3. Iran generally does not believe viewpoints can be printed or broadcast without at least tacit approval from the White House. Backchannels can be complicated too. Ahmadinejad, despite his fiery rhetoric, tried every way possible to reach the US but created confusion because we never knew which channel the Supreme Leader backed.
4. Domestic pressure can, and does, weigh on the foreign policy choices of the Iranian Government and that happens most directly through the Supreme National Security Council (SNSC). In only a handful of times has the Supreme Leader chosen a course of action not advised by the Supreme National Security Council. Most notably, when the SNSC recommended an invasion of Afghanistan. Despite the recommendation, Khamenei chose not to invade.
5. The Iranian government is a pragmatic and rational actor if, and only if, we consider their rulebook. If the time is taken to understand the way Iranians misinterpret our actions and we further recognize our own fault in misanalysing their behavior; we can change the history of blind accusations that wildly distort reality and Iran’s actual geopolitical aims.
6. Iran is a deeply conspiratorial culture. This goes fist in glove with the concept of never, under any circumstances, bowing to pressure. When faced with threats and coercion, it is national pride that increasingly determines Iran’s foreign policy choices at the expense of what may be domestically rational or beneficial in the near term. This supersedes the western assumption that even more sanctions can alter behavior. This includes America’s “all options on the table” rhetoric and the threat of total nuclear annihilation. From this view, it was a perfectly rational choice to send middle schoolers to fight the existential threat of Saddam Hussein’s invasion. What seems illogical or inconsistent behavior from Washington is assumed to be aimed at toppling the Islamic Republic. No other explanation is sought or even considered.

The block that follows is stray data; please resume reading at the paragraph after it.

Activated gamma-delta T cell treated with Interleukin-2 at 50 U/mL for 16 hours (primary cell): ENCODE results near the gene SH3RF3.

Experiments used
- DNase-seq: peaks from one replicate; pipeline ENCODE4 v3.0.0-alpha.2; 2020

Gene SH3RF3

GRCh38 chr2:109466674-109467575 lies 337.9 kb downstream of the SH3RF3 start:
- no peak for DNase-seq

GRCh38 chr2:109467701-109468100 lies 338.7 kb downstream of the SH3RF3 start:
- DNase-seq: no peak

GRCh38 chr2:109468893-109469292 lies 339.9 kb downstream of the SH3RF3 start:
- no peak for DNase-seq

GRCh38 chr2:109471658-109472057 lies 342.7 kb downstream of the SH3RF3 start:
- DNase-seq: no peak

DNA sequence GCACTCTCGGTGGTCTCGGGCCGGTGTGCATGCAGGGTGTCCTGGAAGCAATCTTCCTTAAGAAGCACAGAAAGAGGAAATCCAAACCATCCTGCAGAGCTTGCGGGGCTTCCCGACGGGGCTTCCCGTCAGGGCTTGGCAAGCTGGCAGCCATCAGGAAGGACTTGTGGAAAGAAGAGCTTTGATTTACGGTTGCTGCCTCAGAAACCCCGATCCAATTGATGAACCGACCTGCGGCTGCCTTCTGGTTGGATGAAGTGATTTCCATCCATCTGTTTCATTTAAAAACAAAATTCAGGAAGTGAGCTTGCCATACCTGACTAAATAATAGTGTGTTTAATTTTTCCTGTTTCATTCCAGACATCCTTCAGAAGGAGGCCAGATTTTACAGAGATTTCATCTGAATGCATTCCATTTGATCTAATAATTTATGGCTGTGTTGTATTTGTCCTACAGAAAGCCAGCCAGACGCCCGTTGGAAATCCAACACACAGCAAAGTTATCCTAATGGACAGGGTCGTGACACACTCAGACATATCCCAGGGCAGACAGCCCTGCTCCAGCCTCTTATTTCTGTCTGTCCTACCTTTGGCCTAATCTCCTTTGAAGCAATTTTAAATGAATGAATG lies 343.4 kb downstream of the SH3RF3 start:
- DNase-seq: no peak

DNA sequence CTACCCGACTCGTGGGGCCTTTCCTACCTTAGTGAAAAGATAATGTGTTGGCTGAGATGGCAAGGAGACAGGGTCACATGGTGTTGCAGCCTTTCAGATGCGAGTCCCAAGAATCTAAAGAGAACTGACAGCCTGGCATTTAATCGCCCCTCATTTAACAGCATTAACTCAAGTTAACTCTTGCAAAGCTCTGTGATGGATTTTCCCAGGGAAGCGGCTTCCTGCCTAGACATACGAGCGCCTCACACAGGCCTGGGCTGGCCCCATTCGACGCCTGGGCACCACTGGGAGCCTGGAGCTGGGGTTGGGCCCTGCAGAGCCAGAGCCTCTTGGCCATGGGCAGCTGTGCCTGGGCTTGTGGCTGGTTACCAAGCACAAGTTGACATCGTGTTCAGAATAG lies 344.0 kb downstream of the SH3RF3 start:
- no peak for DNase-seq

7. US accusations of human rights violations are not understood in Iran and are often grossly counter-productive. The number of Americans that are killed by police, the gap between those that go to bed hungry in such a rich country as ours, and the number of OxyContin overdoses along with a campus sexual assault epidemic are far worse human rights violations. Don’t think Iranians pay attention to these issues? They do. Probably even more than you. This is not to say our claims of human rights violations are unfounded, but rather to state that by understanding how our claim is understood, we can use other tools to affect the desired rights outcomes while maintaining our core values.
8. The United States’ relationship with the Supreme Leader will never be restored and there will never be an opportunity to repair state level relations with Iran in my lifetime. A nuclear deal should not be mistaken for rapprochement or a repair in relations. Any diplomatic progress will continue to be made only in the context of mutual benefit. Claiming that Iran is non-compliant with the nuclear deal when they actually are in compliance is not only an absurd violation of international norms, but further weakens the United States’ capacity to lead.
9. Saudi Arabia is not a friend of the United States. Strategically, within the scope of the next 300 years, Wahhabism will occupy the same dustbin of history as The National Socialist movement. Shi’ism will one day be as close to the US as the UK “special relationship” is now. I know I will never live to see it, but that’s OK. I’m confident enough in that geopolitical calculus to rest easy because, ultimately, I already know the outcome.
10. “All options are on the table” and “Death to America” are equally divisive. If my experience tells me anything; it is that our misunderstanding is first rooted in language. It’s time for the rhetoric to change. The real question is who will lead first.
Am I going back to Iran? I hope I am allowed back soon and I wouldn’t miss it for the world. I’ve never felt more at home anywhere other than Iran. I bet I’ll even get that dinner with “Two-Tone” one night. Who knows; I might even invite Black Hat.
Maybe he’ll bring my Peugeot.
Christian Cooper is a Truman National Security Fellow and former Term Member at the Council on Foreign Relations.